1. Course Details

  • Level: Seniors and Graduates
  • Prerequisites: Computer Organization and Logic Design or instructor’s approval
  • Lecture Times:  TBA
  • Student Study Hours Per Week: 9
  • Contact Hours Per Week: 3
  • Private Study Hours Per Week: 6
  • AY / Semester:  2004– 2005/ Spring
  • Professor:  Dr. I. Damaj
  • Contact Details: TBA
  • Professor's Website: http://www.idamaj.net
  • Summary of Assessment Method:  Project, 1 Quiz, 2 Assignments (Short Research Papers Review), and a Final
  • Hardware Devices: TBA
  • Software Packages: MorphoSys reconfigurable computer emulator, VHDL, Handel-C high-level HDL compiler (DK design suite), Xilinx ISE. Haskell
  • Textbook:NA – Mainly From Research Material, References, and Technology Handbooks
  • References: D. Gajski, “High-Level Sythesis, Introduction to Chip and System Design” Kluwer, 1992. R. Seals, “Programmable Logic: PLDs and FPGAs,” Macmillan, 1997. Logic and Computer Design Fundamentals, 2nd edition updated, M. Morris Mano and Charles R. Kime, Prentice Hall, 2001..

2. Aims of the Course:

This course presents the foundations of hardware/software co-design stressing the role of a computer scientist in modeling, formalizing and implementing various hardware architectures. This course also presents reconfigurable computers as a soft-hardware that can be reprogrammed and synthesized through high-level tools. Also, it shows how to apply such programmable architectures to solving computationally-intensive problems (mainly cryptography). This includes hardware platforms and software support systems for reconfigurable computing using field programmable gate arrays. This course will examine state-of-the-art systems that dynamically change their configuration with changing data sets and algorithm needs. Topics covered in the course include the basic concept of hardware design, reconfigurable computing and its modes of operation (static vs. dynamic reconfiguration), examples of successful RC applications, existing design methodologies and formalisms, existing architectures, hardware/software co-design tools, and future trends. The course will lay a foundation for students who are interested in further studies in hardware/software codesign and reconfigurable computing – hardware synthesis and chip design are active areas of research!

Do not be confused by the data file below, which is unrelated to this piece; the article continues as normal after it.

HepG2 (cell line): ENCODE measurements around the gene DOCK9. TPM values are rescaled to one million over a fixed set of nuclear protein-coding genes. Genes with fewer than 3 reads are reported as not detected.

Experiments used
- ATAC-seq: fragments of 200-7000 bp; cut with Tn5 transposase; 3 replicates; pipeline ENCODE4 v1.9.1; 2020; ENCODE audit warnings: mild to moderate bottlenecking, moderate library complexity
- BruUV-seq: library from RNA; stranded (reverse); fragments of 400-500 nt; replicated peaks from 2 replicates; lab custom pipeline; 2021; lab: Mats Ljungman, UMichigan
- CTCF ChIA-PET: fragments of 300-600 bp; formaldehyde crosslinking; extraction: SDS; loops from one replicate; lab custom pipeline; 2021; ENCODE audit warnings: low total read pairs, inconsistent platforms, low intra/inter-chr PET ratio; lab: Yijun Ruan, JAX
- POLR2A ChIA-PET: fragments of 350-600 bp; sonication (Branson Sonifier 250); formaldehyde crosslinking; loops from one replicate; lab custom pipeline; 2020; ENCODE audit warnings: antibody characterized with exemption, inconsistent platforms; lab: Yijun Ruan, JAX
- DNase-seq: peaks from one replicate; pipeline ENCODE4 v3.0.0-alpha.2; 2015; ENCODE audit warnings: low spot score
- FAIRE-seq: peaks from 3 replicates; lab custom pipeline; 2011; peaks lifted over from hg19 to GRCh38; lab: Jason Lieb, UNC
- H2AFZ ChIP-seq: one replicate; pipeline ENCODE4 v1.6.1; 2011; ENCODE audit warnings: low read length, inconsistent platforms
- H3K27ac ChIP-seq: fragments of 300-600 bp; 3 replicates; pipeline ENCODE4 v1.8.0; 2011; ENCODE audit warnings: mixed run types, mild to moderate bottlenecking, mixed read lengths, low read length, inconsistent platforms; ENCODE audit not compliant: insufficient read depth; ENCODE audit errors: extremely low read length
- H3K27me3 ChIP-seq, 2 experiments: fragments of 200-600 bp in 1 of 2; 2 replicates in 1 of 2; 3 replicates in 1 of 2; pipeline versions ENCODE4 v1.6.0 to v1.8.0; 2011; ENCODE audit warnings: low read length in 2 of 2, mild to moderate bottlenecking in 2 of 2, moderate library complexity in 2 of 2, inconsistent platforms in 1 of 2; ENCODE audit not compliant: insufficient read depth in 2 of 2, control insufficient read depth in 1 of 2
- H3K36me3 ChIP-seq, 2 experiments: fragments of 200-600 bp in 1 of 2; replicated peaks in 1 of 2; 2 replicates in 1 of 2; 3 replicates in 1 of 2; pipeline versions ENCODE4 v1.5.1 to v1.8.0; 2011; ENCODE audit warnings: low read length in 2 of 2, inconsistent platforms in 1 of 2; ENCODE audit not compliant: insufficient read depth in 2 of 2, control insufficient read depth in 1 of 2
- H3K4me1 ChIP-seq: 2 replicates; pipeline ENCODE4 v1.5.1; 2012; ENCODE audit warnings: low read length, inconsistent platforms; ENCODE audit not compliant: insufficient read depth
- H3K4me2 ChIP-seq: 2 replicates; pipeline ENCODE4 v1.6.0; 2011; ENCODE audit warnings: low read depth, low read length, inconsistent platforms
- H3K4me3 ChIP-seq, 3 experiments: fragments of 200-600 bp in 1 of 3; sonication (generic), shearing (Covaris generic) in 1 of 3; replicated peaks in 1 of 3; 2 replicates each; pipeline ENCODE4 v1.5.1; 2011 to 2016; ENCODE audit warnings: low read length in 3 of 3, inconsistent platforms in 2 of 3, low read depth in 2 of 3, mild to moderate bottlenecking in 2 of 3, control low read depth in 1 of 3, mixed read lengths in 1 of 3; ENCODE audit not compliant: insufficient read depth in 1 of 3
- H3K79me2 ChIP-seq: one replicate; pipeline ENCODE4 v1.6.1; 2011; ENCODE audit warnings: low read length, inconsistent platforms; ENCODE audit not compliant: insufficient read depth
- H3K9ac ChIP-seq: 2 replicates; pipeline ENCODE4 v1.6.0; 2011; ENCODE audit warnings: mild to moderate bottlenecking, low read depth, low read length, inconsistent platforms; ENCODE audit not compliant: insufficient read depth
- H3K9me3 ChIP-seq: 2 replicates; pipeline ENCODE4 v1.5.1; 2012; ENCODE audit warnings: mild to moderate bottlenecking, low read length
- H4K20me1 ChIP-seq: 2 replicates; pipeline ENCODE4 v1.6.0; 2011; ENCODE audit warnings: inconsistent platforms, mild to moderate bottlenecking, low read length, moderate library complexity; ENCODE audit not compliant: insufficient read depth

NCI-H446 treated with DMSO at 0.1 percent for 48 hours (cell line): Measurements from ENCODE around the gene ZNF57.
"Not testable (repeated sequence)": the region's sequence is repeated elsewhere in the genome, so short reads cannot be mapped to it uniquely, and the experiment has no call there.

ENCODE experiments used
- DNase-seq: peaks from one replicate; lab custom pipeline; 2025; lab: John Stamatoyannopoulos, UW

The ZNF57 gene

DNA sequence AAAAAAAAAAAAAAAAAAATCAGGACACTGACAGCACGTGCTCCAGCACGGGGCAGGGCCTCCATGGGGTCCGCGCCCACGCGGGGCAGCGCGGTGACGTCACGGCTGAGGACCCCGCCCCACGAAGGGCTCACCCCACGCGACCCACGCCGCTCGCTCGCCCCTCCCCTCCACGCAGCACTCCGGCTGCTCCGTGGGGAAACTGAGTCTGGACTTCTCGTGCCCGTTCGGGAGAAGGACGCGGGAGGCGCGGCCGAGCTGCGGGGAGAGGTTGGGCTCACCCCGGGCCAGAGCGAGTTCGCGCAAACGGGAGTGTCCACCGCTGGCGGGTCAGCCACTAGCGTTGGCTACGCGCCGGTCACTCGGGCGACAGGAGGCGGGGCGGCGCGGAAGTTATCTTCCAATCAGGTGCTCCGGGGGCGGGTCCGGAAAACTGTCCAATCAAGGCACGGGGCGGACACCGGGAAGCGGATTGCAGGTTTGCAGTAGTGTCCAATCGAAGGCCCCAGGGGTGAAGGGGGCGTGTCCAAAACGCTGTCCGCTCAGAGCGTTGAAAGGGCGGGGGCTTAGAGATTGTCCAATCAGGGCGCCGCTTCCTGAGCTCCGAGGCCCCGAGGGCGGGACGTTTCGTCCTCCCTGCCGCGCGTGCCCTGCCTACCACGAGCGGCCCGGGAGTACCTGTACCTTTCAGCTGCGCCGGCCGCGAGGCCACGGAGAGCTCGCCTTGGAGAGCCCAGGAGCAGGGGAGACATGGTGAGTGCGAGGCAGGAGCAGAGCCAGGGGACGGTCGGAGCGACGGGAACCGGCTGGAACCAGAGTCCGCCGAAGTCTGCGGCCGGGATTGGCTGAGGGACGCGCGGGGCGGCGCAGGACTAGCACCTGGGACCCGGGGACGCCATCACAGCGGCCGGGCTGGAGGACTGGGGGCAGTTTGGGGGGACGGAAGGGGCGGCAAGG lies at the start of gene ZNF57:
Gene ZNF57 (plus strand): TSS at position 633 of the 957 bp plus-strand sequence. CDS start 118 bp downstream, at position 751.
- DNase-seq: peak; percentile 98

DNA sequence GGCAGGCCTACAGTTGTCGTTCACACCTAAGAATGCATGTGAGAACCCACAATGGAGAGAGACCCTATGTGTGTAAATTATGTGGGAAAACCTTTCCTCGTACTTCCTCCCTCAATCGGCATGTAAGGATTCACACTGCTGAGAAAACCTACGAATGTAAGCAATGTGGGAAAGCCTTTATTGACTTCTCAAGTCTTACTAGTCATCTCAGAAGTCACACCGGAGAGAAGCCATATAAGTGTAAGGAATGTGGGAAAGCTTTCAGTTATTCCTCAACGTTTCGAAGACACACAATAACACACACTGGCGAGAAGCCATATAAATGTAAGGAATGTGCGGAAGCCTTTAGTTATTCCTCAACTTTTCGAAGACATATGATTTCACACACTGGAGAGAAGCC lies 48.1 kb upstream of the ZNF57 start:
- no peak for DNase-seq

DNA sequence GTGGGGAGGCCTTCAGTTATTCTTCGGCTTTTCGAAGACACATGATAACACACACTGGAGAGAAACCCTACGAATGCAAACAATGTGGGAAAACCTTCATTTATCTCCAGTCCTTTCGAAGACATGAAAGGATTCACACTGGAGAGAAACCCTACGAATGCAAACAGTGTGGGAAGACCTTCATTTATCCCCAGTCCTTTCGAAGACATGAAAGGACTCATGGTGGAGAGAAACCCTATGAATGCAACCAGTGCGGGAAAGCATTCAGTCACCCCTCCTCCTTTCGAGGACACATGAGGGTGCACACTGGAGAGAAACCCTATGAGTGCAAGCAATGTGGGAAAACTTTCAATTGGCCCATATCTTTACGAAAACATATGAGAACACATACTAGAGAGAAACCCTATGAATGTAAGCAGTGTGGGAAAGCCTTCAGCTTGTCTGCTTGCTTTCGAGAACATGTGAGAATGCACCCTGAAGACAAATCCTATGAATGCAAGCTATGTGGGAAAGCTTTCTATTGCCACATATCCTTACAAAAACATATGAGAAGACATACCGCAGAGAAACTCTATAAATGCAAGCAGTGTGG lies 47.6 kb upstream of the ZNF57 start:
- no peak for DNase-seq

3. Short Description:

This course is of 5 chapters divided into 15 weeks. The student should be aware of the importance of revising the material on first come first serve basis. Prerequisites of this course include Computer Organization, Logic Design and C programming language. The assessment is done by reviewing 2 short research papers (Ws 4 and 10), 1 design project (proposal due by W8, presentations in Ws 14 and 15), a quiz (W9), and a final exam.

Details Topic Chapter No. Assessment
Week 1 Introduction and Motivation 1
Week 2 - 8 Hardware/Software Co-design, and Reconfigurable Computing Architectures
2.1 Hardware Design and Programmable Logic
2.2 Programmable Logic Devices, General Architectures, SPLDs and CPLDs
2.3 Programmable Logic Devices, FPGAs
2 Research Assignment I (W4)
Useful Links:
1. The Task of the Referee
2. Writing Technical Articles
3. Research Award Judging Criteria
Quiz (W6) View Grades
Weeks 9 - 10 High-Level Hardware Synthesis 3 Project Proposal (W9)
Week 11 - 13 Case Study I: Handel-C High-Level HDL 4
Week 14 - 15 Case Study II: Synthesis of Cryptographic Algorithms for FPGAs 5 Projects Presentations (W14 and W15)

5. Assessment of the Course

Assignments and Quizes 30%
Project 60%
Final 10%

[May 25, 2005] The Final exam includes chapters 2, 3, and 4. The date of the exam is to be announce by the department office.

[April 20, 2005] The projects' proposals are due on Sunday, 30 April 2005. Early e-mail submissions of proposals are strongly recommended. You will receive a direct reply (acceptance/rejection).

[April 19, 2005] The grades for the quiz are out.

© 2015 - Dr. Issam W. Damaj